The simplest answer to this question is after you are no longer employed and reach the age of 59 1/2. Under this circumstance any money that you withdraw will be taxed, but will not face the 10% penalty for an early withdrawal.
There are numerous considerations when evaluating this type of thing that would require some additional info. For example, is the money still in the 401(k)? Have you rolled it over to an IRA?
This is where advisors can be particularly helpful as they can help you establish a game plan that is uniquely tailored to your situation.
Hi, the when is at retirement. For the majority of 401k plans that is when you reach 59 1/2 as you are exempt from the 10% penalty but still subject to taxes at your tax bracket but ideally you want to wait until you reach your real retirement, that is when you stop working altogether or you have reduced your hours as some have to work through retirement if their health allows them.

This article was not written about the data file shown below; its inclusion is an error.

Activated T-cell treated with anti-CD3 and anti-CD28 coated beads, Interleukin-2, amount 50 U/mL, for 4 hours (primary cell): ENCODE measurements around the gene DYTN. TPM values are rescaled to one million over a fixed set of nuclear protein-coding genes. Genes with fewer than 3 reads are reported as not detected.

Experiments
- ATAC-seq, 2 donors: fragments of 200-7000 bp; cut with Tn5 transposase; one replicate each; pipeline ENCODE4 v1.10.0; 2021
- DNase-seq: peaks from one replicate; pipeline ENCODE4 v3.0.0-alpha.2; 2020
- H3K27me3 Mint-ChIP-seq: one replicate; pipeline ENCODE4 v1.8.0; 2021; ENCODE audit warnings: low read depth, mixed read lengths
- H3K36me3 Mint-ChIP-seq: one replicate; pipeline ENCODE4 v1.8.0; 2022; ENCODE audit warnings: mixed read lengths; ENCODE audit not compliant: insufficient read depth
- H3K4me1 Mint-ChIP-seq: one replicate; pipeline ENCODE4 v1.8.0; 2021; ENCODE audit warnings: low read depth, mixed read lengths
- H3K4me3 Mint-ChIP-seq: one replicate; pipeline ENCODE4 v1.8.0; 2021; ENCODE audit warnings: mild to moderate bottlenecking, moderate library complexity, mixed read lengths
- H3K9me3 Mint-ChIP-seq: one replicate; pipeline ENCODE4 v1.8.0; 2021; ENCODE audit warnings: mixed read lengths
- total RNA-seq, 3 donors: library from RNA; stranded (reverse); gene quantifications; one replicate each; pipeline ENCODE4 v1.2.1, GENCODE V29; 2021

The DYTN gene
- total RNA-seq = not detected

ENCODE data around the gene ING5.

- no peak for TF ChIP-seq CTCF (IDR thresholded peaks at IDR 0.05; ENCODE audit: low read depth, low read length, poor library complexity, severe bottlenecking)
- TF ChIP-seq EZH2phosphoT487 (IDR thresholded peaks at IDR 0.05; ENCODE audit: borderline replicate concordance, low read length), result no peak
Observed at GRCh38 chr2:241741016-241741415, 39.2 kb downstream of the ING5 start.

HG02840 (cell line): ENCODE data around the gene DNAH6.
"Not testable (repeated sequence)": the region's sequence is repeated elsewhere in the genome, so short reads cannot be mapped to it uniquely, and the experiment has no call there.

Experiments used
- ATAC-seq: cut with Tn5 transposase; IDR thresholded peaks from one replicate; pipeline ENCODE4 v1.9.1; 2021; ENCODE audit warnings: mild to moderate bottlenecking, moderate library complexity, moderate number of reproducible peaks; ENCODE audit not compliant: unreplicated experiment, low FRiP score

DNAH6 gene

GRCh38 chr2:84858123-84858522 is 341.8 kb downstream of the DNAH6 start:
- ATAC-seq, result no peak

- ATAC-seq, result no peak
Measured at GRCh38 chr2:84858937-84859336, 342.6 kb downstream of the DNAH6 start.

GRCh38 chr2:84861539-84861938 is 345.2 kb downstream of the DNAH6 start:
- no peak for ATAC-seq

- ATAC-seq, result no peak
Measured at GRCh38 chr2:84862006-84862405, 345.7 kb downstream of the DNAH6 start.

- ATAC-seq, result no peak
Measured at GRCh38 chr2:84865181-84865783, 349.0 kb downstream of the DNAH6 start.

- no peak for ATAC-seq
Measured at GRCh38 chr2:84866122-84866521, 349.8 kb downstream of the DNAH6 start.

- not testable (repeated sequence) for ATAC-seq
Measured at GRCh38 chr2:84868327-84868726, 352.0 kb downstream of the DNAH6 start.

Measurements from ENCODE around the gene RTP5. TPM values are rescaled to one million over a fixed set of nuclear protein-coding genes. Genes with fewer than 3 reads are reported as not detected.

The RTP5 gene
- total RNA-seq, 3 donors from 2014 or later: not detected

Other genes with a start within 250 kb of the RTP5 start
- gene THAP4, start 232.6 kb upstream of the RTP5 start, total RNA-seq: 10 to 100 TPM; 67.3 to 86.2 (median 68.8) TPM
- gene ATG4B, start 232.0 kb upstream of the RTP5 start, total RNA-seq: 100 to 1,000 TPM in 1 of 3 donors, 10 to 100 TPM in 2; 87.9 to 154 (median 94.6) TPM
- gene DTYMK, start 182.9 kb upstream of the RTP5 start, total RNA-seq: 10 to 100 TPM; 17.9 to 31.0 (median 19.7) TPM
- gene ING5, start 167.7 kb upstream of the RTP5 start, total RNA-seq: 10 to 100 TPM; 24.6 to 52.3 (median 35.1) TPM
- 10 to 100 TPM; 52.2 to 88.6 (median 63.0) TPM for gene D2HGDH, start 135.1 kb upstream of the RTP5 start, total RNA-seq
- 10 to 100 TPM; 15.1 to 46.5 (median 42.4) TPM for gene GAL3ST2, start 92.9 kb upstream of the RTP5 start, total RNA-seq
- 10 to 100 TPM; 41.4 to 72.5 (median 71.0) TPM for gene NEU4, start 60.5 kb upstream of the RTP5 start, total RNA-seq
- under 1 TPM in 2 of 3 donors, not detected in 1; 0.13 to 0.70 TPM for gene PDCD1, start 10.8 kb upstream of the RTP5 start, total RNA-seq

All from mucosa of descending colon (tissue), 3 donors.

The how is by rolling your 401k to an IRA. A 401k is a good accumulation vehicle but it fails as a distribution vehicle. You will have greater flexibility for distributions out of your IRA.
Best of luck and continue saving!
Carlos and Michael have laid out the fundamental answers to your question. The 401k should be transferred to an IRA upon your retirement. You can then begin to withdraw funds at any point after age 59.5 without penalty.
Distributions from your IRA will be taxed as ordinary income so you should be aware of how much you take out for tax purposes. You will also want to be aware of how your distributions will affect your Social Security benefits.
When do you plan on retiring?
Hi All great answers. I would add that if you are separated from service and unemployed and 55 or older you can avoid the 10% penalty.